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Title: Estimates of repeatability and heritability of methane production in sheep using portable accumulation chambers
Contributor(s): Goopy, John P  (author); Robinson, Dorothy L  (author)orcid ; Woodgate, Reg (author); Donaldson, A (author); Oddy, Hutton  (author)orcid ; Vercoe, P E (author); Hegarty, Roger  (author)
Publication Date: 2016
DOI: 10.1071/AN13370
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Abstract: This study was designed to screen a large number of sheep to identify individuals with high and low methane (CH4) production, and to estimate repeatability and heritability of CH₄ emissions in sheep, utilising portable accumulation chambers (PAC) designed for in-field use. Mature ewes (n = 710) selected from a research flock with known sires had their CH₄ production over 1 h measured in PAC [CH₄(g1h)]. Individuals with High (n = 103) or Low (n = 104) CH₄ (g1h), adjusted for liveweight (LW), were selected and re-measured on three occasions 1-4 months later, at another site with more abundant and better quality pasture. Mean of the selected (207) ewes CH₄ (g1h) emissions were ~50% higher than at the first measurement site (0.66 g vs 0.42 g).LW was a significant correlate of CH₄ production (r = 0.47). Correlations between CH₄ (g1h) for the three PAC measurements at Site 2, before adjusting for LW ranged from 0.44 to 0.55. After adjusting for the effect of LW, repeatability was 0.33 at the first and 0.43 at the second site. The correlation between estimates of an animal's emissions at the first and second sites, adjusted for LW, was 0.24. Initial CH₄ production of the selected High group was 32% greater than the Low group (P < 0.0001). On re-measurement there was still a significant difference (9-15%, P < 0.006) between Low and High groups. The initial estimate of heritability of CH₄ (g1h), based on variation between the ewes' sires (0.13), was not maintained across the two sites. This may be due to genotype x environment interactions. We postulate that aspects of rumen physiology, which modulate CH₄ production, could be expressed differently in different nutritional environments. Our results indicate that field use of PAC to screen sheep populations for CH₄ production is both robust and repeatable. However, further investigations are required into the relationship between CH₄ output of individual animals in PAC compared with the more controlled conditions in respiration chambers.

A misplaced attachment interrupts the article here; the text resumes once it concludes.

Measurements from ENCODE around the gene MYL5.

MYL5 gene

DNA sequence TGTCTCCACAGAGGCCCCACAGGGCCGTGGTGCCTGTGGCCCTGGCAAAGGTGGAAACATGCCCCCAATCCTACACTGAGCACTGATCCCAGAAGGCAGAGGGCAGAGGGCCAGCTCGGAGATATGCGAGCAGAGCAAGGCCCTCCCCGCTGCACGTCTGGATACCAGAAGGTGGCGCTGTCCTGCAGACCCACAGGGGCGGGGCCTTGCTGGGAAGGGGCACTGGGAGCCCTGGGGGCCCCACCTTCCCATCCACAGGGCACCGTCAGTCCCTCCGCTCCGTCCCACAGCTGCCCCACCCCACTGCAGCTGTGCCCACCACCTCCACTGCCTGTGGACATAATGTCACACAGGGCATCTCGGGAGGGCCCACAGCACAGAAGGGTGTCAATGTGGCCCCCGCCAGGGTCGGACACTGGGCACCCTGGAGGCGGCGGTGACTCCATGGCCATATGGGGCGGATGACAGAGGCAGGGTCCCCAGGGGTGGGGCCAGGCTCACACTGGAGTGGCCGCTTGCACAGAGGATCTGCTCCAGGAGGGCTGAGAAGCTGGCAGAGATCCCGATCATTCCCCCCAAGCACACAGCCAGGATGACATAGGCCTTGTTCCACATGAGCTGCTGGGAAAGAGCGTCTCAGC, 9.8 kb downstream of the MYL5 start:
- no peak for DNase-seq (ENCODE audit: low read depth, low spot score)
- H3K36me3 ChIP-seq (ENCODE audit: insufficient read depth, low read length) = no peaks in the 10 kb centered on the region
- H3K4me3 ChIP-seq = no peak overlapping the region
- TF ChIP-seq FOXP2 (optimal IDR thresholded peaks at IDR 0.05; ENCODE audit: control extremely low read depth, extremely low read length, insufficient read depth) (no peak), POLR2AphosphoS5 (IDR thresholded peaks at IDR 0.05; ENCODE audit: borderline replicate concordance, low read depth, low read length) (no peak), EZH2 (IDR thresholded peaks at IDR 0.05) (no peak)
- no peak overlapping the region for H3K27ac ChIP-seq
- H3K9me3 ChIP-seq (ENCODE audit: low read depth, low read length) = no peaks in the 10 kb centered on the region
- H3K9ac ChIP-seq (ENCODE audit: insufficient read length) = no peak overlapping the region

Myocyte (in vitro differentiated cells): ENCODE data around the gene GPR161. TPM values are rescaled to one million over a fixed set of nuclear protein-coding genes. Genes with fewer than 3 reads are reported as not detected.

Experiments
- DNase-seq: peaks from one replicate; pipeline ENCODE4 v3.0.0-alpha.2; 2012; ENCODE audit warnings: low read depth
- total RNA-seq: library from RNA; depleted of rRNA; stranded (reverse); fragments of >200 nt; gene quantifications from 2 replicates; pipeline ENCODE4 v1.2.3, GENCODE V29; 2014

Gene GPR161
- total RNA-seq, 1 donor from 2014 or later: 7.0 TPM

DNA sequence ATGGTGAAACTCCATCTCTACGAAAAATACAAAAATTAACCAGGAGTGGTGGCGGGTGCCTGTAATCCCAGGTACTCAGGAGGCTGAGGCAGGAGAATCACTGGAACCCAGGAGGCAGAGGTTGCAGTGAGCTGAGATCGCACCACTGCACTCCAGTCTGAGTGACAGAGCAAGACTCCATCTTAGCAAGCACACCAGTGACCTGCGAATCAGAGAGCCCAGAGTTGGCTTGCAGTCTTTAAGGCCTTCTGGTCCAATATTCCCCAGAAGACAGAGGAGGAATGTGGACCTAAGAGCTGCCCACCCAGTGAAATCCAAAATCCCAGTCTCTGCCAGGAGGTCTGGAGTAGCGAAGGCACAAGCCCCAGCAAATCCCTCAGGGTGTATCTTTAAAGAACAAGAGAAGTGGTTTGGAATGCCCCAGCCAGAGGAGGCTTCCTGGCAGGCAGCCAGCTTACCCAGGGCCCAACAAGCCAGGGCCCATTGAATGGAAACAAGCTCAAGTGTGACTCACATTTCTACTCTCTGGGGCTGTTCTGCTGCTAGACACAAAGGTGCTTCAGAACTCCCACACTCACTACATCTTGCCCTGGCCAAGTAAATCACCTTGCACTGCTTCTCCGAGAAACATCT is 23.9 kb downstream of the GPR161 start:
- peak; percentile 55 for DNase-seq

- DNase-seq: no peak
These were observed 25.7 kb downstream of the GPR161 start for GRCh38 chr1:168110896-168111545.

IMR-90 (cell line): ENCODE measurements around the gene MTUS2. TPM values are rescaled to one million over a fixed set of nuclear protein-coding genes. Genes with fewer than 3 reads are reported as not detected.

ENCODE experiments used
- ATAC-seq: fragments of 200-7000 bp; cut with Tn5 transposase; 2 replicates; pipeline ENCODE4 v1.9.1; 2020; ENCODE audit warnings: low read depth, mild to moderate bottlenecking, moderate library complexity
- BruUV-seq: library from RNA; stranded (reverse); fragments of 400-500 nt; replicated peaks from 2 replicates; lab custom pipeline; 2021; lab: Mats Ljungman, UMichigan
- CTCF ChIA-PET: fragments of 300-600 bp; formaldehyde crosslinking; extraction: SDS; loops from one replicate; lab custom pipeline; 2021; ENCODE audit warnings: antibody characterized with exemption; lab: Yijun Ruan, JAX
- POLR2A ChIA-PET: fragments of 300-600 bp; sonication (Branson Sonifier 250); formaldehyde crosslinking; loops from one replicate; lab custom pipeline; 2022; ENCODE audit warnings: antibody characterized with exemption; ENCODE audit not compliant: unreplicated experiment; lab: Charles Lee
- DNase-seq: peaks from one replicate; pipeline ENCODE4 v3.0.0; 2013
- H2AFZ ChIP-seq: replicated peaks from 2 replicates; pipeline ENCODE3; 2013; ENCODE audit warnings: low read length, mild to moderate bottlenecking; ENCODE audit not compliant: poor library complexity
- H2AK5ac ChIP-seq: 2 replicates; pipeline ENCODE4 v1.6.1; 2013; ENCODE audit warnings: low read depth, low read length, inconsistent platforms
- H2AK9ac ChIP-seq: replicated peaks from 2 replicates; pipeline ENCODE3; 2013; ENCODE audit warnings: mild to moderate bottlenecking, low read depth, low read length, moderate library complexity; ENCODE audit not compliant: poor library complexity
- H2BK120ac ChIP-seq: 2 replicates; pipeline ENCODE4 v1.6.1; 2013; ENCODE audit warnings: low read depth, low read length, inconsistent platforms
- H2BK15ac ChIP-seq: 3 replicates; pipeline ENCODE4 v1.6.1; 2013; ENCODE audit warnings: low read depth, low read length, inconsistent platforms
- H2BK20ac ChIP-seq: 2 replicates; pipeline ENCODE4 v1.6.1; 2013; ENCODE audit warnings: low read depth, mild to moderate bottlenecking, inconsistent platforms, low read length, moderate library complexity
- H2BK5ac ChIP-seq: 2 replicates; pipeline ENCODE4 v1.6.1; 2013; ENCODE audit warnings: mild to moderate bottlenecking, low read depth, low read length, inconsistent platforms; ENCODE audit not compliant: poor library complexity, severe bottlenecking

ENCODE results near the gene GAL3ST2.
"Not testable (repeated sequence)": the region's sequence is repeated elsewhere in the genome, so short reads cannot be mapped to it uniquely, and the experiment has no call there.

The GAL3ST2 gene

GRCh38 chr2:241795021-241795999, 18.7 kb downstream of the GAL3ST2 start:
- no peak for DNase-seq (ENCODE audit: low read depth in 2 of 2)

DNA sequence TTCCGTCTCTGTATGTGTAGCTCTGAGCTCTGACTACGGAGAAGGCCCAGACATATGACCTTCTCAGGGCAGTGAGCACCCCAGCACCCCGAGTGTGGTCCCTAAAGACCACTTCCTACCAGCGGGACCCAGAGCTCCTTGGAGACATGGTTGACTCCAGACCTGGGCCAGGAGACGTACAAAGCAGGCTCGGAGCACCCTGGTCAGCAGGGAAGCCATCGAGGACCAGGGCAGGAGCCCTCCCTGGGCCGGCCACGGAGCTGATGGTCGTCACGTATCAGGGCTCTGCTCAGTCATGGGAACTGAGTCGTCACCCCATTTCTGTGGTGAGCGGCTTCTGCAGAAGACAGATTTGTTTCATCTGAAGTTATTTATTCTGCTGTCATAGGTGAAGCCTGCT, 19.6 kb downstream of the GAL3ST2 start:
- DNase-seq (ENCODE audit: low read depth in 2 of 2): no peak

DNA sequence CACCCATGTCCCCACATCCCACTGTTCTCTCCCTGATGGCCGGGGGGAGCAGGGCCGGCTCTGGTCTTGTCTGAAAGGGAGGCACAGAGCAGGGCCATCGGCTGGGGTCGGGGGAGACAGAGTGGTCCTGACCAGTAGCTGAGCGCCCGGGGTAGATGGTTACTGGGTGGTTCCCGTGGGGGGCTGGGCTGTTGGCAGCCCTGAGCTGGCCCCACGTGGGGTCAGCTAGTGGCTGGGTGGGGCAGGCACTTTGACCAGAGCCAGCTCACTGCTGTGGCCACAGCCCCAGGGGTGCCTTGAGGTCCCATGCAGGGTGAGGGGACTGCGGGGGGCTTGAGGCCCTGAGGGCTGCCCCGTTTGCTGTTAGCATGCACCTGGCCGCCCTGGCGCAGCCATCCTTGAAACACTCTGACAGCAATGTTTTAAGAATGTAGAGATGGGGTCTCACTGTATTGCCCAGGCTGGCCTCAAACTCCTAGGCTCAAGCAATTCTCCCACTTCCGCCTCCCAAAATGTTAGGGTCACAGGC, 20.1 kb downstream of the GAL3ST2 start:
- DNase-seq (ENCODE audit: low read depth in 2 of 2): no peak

Publication Type: Journal Article
Source of Publication: Animal Production Science, 56(1), p. 116-122
Publisher: CSIRO Publishing
Place of Publication: Australia
ISSN: 1836-5787
Fields of Research (FoR) 2008: 070203 Animal Management
Fields of Research (FoR) 2020: 300302 Animal management
Socio-Economic Objective (SEO) 2008: 830310 Sheep - Meat
830311 Sheep - Wool
Socio-Economic Objective (SEO) 2020: 100412 Sheep for meat
100413 Sheep for wool
Peer Reviewed: Yes
HERDC Category Description: C1 Refereed Article in a Scholarly Journal
Appears in Collections:Journal Article
School of Environmental and Rural Science

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